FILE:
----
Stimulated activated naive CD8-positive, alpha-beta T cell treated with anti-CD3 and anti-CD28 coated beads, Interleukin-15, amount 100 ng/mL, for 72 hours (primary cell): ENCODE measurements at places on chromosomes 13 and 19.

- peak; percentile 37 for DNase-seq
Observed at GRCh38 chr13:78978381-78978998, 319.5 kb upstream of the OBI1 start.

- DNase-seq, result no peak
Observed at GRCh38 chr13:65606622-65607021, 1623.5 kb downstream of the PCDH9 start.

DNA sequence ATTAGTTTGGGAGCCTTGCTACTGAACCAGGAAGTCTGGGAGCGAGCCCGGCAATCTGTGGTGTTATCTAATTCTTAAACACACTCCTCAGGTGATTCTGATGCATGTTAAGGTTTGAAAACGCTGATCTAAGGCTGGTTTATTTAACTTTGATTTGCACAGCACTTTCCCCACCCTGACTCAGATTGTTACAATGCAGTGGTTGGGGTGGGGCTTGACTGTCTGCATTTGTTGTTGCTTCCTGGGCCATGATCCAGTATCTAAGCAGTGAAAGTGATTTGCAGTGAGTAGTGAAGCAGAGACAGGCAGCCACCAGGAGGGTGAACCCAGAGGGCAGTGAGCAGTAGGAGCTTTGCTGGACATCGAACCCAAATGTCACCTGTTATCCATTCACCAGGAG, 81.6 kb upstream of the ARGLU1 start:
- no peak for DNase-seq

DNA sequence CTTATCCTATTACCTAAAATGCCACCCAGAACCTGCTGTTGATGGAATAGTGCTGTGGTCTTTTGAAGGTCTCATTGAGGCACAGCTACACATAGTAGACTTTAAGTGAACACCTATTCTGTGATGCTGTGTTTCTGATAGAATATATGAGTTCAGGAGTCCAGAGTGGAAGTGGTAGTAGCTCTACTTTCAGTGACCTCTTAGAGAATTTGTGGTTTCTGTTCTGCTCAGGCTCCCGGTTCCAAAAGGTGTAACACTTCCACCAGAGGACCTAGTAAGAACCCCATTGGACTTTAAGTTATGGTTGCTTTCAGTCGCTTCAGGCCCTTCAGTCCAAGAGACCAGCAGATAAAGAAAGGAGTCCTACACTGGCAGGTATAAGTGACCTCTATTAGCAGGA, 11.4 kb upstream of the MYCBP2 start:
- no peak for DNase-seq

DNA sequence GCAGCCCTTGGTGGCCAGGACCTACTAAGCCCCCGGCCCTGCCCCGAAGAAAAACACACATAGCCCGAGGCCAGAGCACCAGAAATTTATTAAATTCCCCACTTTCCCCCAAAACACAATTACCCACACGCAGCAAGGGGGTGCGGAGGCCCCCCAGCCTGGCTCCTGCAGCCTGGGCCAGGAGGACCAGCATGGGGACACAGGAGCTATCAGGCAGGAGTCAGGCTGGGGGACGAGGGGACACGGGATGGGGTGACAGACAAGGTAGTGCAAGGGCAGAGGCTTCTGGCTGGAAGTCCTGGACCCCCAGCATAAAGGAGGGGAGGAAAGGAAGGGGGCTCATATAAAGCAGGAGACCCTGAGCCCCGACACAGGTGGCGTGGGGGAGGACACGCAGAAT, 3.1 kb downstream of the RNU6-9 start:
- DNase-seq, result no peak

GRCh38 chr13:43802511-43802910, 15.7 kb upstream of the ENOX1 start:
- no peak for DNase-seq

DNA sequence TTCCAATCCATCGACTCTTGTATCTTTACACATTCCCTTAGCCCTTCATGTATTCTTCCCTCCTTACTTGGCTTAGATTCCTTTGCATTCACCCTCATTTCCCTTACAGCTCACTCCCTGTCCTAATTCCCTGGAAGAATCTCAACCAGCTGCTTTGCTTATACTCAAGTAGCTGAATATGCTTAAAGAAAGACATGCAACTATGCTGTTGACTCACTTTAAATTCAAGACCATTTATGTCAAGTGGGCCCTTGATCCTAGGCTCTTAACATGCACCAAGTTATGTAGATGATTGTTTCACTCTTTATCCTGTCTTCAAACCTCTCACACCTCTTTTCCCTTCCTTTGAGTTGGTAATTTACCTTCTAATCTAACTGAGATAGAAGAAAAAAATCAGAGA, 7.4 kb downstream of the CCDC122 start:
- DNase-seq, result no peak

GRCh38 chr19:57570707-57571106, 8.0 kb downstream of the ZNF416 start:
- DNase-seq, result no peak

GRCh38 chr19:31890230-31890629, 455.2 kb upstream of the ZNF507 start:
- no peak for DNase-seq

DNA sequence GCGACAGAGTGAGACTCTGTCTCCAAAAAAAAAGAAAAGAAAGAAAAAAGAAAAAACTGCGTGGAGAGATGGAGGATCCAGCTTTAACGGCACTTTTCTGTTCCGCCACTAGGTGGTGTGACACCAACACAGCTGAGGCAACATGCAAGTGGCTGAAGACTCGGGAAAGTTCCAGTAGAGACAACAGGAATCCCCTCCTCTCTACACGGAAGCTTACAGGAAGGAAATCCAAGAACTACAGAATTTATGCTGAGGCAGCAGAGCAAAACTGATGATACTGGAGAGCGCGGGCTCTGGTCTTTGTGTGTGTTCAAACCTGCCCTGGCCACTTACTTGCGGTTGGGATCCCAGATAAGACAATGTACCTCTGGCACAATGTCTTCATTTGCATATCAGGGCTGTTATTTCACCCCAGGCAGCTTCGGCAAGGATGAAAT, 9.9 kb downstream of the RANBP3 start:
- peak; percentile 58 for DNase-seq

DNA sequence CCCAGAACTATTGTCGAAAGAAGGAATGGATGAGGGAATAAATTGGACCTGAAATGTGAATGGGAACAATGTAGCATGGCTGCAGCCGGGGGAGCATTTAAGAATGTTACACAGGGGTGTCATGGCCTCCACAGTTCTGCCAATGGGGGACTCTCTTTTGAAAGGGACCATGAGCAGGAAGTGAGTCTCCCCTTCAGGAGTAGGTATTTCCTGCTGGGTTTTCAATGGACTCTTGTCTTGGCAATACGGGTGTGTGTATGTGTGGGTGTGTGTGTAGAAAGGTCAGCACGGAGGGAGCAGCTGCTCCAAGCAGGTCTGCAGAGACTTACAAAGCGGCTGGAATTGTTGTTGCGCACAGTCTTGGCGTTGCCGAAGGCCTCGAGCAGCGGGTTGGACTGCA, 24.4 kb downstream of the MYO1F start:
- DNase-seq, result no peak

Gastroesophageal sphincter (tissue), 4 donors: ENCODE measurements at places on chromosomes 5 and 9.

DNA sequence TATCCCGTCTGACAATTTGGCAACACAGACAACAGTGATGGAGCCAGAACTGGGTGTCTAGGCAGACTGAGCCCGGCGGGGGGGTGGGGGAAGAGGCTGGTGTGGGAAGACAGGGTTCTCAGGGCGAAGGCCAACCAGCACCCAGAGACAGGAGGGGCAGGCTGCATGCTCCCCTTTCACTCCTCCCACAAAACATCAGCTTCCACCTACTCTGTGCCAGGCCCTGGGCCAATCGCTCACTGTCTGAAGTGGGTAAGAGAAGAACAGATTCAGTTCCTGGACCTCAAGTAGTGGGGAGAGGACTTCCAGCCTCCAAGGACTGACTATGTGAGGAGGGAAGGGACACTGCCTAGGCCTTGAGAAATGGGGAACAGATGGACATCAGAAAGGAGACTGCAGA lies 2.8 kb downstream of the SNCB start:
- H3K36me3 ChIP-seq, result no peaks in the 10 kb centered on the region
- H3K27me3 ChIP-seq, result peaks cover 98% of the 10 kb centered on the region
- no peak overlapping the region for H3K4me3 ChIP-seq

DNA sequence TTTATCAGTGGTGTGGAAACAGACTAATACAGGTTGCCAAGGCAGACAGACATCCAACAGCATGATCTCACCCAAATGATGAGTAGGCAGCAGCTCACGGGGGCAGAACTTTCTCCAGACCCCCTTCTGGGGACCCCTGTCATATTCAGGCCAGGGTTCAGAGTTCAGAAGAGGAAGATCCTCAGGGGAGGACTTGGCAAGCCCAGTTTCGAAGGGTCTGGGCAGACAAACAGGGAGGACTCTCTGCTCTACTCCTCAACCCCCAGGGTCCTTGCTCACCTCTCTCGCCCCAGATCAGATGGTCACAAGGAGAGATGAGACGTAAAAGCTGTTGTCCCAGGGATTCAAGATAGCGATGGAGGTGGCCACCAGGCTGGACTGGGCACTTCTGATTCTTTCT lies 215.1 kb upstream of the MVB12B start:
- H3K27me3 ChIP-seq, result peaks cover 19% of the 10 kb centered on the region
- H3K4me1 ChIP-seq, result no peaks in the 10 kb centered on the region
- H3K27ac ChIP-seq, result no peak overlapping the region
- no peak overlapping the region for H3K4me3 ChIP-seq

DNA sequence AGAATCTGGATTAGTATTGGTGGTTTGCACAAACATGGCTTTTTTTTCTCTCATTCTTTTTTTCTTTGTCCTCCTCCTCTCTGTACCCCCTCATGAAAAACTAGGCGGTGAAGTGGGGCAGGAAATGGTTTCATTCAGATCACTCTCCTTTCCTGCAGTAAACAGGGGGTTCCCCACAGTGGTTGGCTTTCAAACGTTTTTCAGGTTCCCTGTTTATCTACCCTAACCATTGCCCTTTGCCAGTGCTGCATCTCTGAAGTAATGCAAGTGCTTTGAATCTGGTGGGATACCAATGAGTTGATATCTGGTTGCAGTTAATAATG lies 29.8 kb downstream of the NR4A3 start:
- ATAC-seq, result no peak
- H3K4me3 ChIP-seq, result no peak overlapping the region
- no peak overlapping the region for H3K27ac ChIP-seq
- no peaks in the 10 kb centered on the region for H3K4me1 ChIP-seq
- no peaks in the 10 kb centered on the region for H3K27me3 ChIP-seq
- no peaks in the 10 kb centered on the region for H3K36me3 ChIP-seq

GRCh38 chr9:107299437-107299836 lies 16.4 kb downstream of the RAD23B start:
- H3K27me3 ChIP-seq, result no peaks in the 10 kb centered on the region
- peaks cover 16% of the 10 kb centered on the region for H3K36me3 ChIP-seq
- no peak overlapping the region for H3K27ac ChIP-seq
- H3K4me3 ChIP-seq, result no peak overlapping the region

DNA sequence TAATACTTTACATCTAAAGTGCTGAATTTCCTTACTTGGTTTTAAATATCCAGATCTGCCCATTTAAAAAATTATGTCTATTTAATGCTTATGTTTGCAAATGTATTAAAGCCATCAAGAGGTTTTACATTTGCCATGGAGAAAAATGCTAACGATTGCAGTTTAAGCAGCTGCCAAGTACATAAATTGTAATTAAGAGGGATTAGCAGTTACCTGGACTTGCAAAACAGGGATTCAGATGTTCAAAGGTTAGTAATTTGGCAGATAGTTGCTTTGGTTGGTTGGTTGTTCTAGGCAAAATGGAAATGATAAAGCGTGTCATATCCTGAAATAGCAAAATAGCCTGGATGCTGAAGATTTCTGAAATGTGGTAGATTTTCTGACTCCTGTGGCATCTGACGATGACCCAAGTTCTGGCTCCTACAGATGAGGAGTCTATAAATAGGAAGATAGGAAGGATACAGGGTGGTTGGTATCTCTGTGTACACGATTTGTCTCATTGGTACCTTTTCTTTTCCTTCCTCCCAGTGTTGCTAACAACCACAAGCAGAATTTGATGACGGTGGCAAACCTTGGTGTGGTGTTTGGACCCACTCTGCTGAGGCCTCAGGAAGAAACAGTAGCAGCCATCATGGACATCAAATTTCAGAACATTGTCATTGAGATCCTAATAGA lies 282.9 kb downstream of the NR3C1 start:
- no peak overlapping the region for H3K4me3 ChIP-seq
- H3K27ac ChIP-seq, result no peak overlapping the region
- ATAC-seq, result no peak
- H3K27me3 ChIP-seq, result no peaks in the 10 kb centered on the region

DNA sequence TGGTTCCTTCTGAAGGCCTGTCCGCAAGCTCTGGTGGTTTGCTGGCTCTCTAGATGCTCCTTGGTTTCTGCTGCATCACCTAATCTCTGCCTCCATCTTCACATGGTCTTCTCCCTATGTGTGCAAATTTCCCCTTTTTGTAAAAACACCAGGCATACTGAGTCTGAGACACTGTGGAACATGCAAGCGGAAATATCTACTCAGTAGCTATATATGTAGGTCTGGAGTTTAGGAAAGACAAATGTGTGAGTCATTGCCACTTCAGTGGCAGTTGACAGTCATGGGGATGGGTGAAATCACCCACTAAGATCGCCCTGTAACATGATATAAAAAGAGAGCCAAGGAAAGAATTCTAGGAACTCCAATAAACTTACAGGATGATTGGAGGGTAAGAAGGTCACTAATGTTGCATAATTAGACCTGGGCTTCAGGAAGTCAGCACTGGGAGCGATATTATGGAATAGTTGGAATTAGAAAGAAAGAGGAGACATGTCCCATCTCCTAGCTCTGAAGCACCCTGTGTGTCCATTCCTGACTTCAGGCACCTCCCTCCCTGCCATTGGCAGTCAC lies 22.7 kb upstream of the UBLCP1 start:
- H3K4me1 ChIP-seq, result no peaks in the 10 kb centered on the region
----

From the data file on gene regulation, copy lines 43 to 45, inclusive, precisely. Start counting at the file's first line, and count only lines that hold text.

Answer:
- peaks cover 16% of the 10 kb centered on the region for H3K36me3 ChIP-seq
- no peak overlapping the region for H3K27ac ChIP-seq
- H3K4me3 ChIP-seq, result no peak overlapping the region